The Ministry of Electronics and Information Technology told the Delhi High Court in an affidavit that it doesn’t have the judicial competence to regulate betting and gambling apps online. “‘Betting and Gambling and its Taxation’ are covered under the State List to the Seventh Scheduld of the Constitution of India. States have enacted laws to regulate games/gambling activities,” MEITY Scientist (E) Dr. Dhawal Gupta said in the affidavit.
“Games in which preponderance of skill dominates cannot be considered ‘gambling’ and are protected under the Constitution of India. The legislative competence to determine [whether a game requires skill or luck] is conferred on the States only or to the Court of Laws,” Gupta said. “MEITY does not possess the judicial wisdom to determine whether an online game is involved in gambling or not.”
The case is Avinash Mehrotra v. Union of India, filed in 2020. The affidavit is dated January 20, 2021, but was only filed in August, according to Live Law.
This affidavit may be a snapshot of the current situation with regard to online gambling and betting — in which the central government has little power to regulate such activities — but it is far from the final position. The government is considering a “uniform approach” to regulating such services, IT Minister Ashwini Vaishnaw told the chief minister of Andhra Pradesh in a letter obtained by MediaNama last month.
What the MEITY affidavit says
- Didn’t make states party: MEITY said that the petition should be dismissed as even though states were in charge of prohibiting gambling and betting, the petitioner didn’t make them parties to the case. “It is pertinent to state that the Petitioner, despite being fully aware that only the State Laws govern the aspect of games or gambling but has not provided any cogent reason for not including all State Governments as parties to the case,” the affidavit read.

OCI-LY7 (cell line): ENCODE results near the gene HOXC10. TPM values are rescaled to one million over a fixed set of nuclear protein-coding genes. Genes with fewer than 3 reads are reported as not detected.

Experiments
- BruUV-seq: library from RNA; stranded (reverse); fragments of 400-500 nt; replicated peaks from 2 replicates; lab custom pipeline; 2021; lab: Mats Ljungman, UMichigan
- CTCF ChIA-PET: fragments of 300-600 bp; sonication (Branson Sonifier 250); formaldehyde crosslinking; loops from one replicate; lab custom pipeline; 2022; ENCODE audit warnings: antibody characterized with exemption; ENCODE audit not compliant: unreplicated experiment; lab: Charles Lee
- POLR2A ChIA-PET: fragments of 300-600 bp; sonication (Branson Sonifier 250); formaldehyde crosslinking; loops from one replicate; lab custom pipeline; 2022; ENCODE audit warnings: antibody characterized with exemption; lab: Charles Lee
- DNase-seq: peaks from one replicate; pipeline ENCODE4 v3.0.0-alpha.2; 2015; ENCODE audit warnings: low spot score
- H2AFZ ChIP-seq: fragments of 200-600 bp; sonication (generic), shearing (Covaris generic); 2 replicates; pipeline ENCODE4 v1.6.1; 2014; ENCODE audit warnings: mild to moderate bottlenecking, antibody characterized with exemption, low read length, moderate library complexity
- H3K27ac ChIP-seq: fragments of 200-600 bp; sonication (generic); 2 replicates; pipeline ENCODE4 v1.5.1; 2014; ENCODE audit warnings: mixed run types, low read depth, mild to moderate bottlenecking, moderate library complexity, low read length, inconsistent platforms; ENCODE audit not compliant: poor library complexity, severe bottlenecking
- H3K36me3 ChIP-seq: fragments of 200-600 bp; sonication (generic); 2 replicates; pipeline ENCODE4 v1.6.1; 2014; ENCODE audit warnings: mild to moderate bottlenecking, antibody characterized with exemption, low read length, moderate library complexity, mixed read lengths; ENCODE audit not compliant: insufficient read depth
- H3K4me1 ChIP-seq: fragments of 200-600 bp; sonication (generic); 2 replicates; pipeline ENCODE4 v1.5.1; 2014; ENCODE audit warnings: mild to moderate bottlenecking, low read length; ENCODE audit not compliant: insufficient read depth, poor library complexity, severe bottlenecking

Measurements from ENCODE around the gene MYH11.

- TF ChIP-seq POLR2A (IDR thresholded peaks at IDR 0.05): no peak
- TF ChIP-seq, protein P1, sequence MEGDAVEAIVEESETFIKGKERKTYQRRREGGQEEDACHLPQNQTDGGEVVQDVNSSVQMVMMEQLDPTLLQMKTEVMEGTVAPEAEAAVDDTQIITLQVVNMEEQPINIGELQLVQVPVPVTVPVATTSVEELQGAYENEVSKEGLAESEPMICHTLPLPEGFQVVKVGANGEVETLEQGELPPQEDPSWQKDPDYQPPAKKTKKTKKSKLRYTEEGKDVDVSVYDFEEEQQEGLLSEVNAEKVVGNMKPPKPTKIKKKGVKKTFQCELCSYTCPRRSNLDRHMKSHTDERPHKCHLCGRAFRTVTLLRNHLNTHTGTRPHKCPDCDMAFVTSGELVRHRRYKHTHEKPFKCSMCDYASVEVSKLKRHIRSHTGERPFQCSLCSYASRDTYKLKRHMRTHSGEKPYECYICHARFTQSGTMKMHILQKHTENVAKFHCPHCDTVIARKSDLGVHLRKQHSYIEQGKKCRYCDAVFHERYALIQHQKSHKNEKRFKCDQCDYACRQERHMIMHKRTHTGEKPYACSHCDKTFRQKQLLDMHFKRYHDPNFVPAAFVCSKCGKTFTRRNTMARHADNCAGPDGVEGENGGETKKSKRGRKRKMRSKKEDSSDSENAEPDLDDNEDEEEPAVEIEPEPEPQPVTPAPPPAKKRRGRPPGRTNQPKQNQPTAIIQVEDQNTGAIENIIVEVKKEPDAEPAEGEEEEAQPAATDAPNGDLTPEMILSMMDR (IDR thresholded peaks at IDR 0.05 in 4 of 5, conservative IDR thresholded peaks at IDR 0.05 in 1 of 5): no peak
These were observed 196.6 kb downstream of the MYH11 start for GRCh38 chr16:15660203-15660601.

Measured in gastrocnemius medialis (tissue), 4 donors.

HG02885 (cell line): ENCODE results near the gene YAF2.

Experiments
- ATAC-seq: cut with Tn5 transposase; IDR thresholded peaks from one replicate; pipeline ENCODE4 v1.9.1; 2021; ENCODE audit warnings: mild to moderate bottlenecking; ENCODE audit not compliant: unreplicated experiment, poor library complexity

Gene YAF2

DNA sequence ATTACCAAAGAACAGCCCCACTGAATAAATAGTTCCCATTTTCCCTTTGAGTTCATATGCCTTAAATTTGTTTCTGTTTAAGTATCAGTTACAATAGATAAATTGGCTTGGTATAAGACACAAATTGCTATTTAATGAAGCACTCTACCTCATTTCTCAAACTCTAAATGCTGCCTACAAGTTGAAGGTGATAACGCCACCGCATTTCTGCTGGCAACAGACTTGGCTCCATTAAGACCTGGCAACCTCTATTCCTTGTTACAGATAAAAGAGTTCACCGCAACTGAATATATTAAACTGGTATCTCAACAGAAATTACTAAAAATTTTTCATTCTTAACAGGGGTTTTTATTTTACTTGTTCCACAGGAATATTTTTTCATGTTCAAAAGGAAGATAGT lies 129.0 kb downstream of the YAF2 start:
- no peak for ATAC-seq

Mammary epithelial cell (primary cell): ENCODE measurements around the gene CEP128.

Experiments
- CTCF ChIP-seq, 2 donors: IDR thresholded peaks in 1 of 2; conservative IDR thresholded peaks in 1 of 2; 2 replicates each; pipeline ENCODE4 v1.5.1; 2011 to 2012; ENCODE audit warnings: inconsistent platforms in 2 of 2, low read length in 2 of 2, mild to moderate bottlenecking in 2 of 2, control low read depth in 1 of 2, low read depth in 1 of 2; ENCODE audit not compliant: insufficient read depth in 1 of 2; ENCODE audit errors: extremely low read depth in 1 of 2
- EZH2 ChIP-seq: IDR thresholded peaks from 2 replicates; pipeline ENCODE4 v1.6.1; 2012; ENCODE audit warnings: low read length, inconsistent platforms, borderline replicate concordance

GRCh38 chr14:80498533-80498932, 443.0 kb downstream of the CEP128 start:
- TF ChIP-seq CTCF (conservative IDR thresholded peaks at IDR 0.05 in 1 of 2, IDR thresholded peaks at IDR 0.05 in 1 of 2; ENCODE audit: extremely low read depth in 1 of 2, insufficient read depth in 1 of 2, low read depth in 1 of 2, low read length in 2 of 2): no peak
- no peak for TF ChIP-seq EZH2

- IT Act sections not related to gambling: The petitioner was mistaken in stating that the Information Technology Act allowed the government to ban gambling websites, MEITY said. “Section 67 relates to [obscenity] and is not related to online games or gambling-related issues,” MEITY said. “Section 69 pertains to the Power to issue directions for interception or monitoring or decryption of any information through any computer resource [for security reasons, and] can be invoked only in national security related issues and not otherwise,” MeitY said.
Who is regulating gambling
“It is submitted that the following States/Union Territories have passed their own State Laws adopting the [pre-independence] Public Gambling Act, 1867, which ceased to be the Central legislation: (i) Andaman [and] Nicobar [Islands], (ii) Arunachal Pradesh, (iii) Chandigarh, (iv) Dadra and Nagar Haveli, (v) Haryana, (vi) Himachal Pradesh, (vii) Lakshadweep, (viii) Punjab, (ix) Madhya Pradesh, (x) Chhattisgarh, (xi) Manipur, (xii) Mizoram, (xiii) Tripura, (xiv) Uttarakhand, (xv) Andhra Pradesh, (xvi) Delhi, (xvii) Gujarat and Maharashtra, (xviii) Jammu & Kashmir, (xix) Meghalaya, (xx) Goa. However, most of these State laws do not cover online games,” MEITY said.
Some states did bring in changes to regulate online games, MEITY said, such as:
- Sikkim, whose Sikkim Online Gaming (Regulation) Act, 2008 is “the first Indian legislation to expressly permit and regulate online gaming.” However, “the State Government restricted the offering of ‘online games and sports games’ to the physical premises of ‘gaming parlours’ through intranet gaming terminals within the geographical boundaries of the State by enacting the Sikkim Online Gaming (Regulation) Amendment Act, 2015,” MEITY said.
- Nagaland enacted the Nagaland Prohibition of Gambling and Promotion and Regulation of Online Games of Skill Act, 2015. This law “seeks to have pan-India application by extending the applicability of the said Act to all those States where the games so being offered are legally permissible ‘games of skill,’” MEITY said.
- Andhra Pradesh amended its gaming act to prohibit online betting and “online games for money or other stakes”.
- Tamil Nadu also amended its gaming and police laws to prohibit real money gaming. This ban was overturned by the Madras High Court.
“The issues relating to [the Foreign Exchange Management Act] or money laundering or tax evasions do not fall under the domain of [MEITY],” the ministry said.
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